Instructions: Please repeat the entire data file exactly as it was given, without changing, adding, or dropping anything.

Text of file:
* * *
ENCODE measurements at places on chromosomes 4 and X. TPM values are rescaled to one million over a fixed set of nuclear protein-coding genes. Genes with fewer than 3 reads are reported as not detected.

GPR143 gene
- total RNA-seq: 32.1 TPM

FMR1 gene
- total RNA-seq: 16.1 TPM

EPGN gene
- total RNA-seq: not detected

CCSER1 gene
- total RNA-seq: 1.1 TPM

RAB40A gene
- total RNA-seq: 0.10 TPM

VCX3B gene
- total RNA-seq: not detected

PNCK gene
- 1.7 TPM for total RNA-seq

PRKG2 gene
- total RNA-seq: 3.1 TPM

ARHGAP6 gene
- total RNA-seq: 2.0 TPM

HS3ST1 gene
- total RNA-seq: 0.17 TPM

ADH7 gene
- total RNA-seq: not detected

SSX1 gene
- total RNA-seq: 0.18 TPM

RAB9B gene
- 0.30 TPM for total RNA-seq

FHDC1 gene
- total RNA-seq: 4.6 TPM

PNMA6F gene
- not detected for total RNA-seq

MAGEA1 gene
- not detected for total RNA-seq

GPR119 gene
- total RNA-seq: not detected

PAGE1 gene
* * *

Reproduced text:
ENCODE measurements at places on chromosomes 4 and X. TPM values are rescaled to one million over a fixed set of nuclear protein-coding genes. Genes with fewer than 3 reads are reported as not detected.

GPR143 gene
- total RNA-seq: 32.1 TPM

FMR1 gene
- total RNA-seq: 16.1 TPM

EPGN gene
- total RNA-seq: not detected

CCSER1 gene
- total RNA-seq: 1.1 TPM

RAB40A gene
- total RNA-seq: 0.10 TPM

VCX3B gene
- total RNA-seq: not detected

PNCK gene
- 1.7 TPM for total RNA-seq

PRKG2 gene
- total RNA-seq: 3.1 TPM

ARHGAP6 gene
- total RNA-seq: 2.0 TPM

HS3ST1 gene
- total RNA-seq: 0.17 TPM

ADH7 gene
- total RNA-seq: not detected

SSX1 gene
- total RNA-seq: 0.18 TPM

RAB9B gene
- 0.30 TPM for total RNA-seq

FHDC1 gene
- total RNA-seq: 4.6 TPM

PNMA6F gene
- not detected for total RNA-seq

MAGEA1 gene
- not detected for total RNA-seq

GPR119 gene
- total RNA-seq: not detected

PAGE1 gene